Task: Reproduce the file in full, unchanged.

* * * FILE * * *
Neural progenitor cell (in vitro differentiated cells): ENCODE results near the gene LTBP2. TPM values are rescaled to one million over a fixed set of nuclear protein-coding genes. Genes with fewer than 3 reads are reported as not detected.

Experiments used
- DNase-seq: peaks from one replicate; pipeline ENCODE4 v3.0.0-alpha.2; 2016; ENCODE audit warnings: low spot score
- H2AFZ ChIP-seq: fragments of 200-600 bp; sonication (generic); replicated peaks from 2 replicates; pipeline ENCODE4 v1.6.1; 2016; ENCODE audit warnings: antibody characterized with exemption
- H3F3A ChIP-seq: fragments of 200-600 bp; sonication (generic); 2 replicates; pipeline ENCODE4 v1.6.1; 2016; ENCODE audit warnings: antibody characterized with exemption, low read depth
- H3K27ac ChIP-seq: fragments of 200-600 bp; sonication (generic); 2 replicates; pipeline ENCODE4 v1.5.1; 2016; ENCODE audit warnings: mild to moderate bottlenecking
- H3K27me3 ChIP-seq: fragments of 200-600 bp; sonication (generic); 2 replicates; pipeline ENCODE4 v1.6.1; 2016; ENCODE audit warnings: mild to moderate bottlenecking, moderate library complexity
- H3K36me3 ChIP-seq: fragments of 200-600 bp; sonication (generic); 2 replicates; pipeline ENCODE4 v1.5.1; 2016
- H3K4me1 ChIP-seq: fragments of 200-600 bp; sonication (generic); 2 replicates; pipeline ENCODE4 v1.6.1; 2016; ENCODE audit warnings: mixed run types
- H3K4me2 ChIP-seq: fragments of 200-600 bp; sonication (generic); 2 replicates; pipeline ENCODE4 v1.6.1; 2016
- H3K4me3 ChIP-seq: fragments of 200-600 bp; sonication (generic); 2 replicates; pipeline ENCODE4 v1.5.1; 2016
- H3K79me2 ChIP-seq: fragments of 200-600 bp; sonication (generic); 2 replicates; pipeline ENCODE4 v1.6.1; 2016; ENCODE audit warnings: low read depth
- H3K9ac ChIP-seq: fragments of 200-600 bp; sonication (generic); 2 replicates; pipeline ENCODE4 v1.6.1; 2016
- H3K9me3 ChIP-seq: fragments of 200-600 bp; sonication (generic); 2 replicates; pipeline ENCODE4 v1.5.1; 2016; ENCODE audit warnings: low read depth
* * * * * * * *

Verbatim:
Neural progenitor cell (in vitro differentiated cells): ENCODE results near the gene LTBP2. TPM values are rescaled to one million over a fixed set of nuclear protein-coding genes. Genes with fewer than 3 reads are reported as not detected.

Experiments used
- DNase-seq: peaks from one replicate; pipeline ENCODE4 v3.0.0-alpha.2; 2016; ENCODE audit warnings: low spot score
- H2AFZ ChIP-seq: fragments of 200-600 bp; sonication (generic); replicated peaks from 2 replicates; pipeline ENCODE4 v1.6.1; 2016; ENCODE audit warnings: antibody characterized with exemption
- H3F3A ChIP-seq: fragments of 200-600 bp; sonication (generic); 2 replicates; pipeline ENCODE4 v1.6.1; 2016; ENCODE audit warnings: antibody characterized with exemption, low read depth
- H3K27ac ChIP-seq: fragments of 200-600 bp; sonication (generic); 2 replicates; pipeline ENCODE4 v1.5.1; 2016; ENCODE audit warnings: mild to moderate bottlenecking
- H3K27me3 ChIP-seq: fragments of 200-600 bp; sonication (generic); 2 replicates; pipeline ENCODE4 v1.6.1; 2016; ENCODE audit warnings: mild to moderate bottlenecking, moderate library complexity
- H3K36me3 ChIP-seq: fragments of 200-600 bp; sonication (generic); 2 replicates; pipeline ENCODE4 v1.5.1; 2016
- H3K4me1 ChIP-seq: fragments of 200-600 bp; sonication (generic); 2 replicates; pipeline ENCODE4 v1.6.1; 2016; ENCODE audit warnings: mixed run types
- H3K4me2 ChIP-seq: fragments of 200-600 bp; sonication (generic); 2 replicates; pipeline ENCODE4 v1.6.1; 2016
- H3K4me3 ChIP-seq: fragments of 200-600 bp; sonication (generic); 2 replicates; pipeline ENCODE4 v1.5.1; 2016
- H3K79me2 ChIP-seq: fragments of 200-600 bp; sonication (generic); 2 replicates; pipeline ENCODE4 v1.6.1; 2016; ENCODE audit warnings: low read depth
- H3K9ac ChIP-seq: fragments of 200-600 bp; sonication (generic); 2 replicates; pipeline ENCODE4 v1.6.1; 2016
- H3K9me3 ChIP-seq: fragments of 200-600 bp; sonication (generic); 2 replicates; pipeline ENCODE4 v1.5.1; 2016; ENCODE audit warnings: low read depth